Butoh as a dance form is, I think, expressive of this "sheer vulnerability and complete exposure of being". Clad in minimal, raglike dresses and with a layer of white chalk-like paint covering their entire bodies, butoh performers tend to look anonymous on stage, with all indications of individuality stripped away: life at its most elemental. The philosopher Baruch Spinoza remarked (in 1677, in his book Ethics) that "we (still) do not know what the human body is capable of, nor the limits of what it can do." Thinking of butoh makes me think of that remark, because the practitioners of butoh, with their slow, mindful movements, and their emphasis on the physicality of the body and the mystery of its existence, seem to be exploring the outer limits of the possibilities of the movement of the human body.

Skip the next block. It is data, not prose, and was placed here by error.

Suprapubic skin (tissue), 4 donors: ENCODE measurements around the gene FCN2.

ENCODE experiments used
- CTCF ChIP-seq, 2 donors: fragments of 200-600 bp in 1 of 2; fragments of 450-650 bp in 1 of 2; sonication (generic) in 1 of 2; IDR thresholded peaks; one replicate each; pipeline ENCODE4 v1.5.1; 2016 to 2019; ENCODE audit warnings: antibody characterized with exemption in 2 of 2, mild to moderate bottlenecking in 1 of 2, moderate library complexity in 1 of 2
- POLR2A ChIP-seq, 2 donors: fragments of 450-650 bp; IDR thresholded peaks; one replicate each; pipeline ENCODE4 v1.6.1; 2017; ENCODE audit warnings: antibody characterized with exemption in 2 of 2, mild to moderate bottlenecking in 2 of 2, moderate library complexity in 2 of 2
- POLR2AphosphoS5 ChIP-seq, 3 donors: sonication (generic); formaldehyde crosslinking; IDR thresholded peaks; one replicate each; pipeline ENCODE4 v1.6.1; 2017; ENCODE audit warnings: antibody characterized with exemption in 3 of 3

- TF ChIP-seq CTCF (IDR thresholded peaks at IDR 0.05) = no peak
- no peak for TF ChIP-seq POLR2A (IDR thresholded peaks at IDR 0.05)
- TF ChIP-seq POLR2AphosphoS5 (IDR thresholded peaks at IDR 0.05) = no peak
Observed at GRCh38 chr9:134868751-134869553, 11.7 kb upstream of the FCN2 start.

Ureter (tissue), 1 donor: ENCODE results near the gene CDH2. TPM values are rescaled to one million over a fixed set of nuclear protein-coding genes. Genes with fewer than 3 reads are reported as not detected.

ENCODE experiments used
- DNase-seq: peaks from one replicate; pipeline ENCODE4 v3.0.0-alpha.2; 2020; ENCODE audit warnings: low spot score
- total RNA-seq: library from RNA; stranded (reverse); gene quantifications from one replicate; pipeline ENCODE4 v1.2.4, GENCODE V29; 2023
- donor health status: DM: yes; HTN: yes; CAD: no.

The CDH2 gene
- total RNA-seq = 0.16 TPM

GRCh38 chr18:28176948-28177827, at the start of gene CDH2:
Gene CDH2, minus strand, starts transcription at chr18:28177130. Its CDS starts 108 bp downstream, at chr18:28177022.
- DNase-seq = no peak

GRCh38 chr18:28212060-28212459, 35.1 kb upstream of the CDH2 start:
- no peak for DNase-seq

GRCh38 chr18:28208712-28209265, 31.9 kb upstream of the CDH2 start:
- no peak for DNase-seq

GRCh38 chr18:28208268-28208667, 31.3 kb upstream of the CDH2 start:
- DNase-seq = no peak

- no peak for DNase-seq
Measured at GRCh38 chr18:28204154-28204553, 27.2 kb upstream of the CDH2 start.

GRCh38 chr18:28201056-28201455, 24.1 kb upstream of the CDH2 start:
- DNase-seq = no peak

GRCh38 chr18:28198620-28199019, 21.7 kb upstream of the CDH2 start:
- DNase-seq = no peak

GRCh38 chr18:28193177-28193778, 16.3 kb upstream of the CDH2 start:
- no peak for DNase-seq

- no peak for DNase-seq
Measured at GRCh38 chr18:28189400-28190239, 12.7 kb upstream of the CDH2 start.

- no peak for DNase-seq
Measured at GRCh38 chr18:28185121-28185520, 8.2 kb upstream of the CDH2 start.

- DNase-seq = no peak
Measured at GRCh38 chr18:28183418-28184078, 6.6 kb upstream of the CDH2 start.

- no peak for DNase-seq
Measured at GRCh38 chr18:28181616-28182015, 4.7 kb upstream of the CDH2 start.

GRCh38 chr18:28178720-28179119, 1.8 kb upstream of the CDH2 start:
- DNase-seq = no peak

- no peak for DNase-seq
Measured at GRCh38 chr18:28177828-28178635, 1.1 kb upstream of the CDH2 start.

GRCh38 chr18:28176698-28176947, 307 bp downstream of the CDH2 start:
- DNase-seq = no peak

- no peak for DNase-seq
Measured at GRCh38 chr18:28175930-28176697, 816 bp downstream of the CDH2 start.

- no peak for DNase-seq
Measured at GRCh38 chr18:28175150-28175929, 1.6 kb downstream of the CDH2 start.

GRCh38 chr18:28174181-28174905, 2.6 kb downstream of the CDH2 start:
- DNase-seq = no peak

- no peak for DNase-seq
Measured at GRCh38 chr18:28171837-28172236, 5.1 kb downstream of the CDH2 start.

Sankai Juku's performance both reinforced this ethos of butoh and simultaneously went against its grain. Titled "Hibiki: Resonance from Far Away" -- you can view UMS's program booklet about the event here -- this dance performance was uncharacteristically "pretty" (in a conventional sense) than one tends to expect in a butoh performance. (Jann Parry, writing in The Guardian newspaper of the U.K., has called 'Hibiki' "designer Butoh for new-age audiences," accusing it of having "little in common with the Japanese 'dance of darkness' that developed after the Second World War," and stating that "Sankai Juku have become the style queens of the Butoh performance circuit." So,well... is this diatribe justified? Have Sankai Juku really sold out, or sold their soul, in order to become a crowd-pleaser, betraying the uncompromising attitude of butoh as originally formed in the countercultural cauldron of 1960s Japan?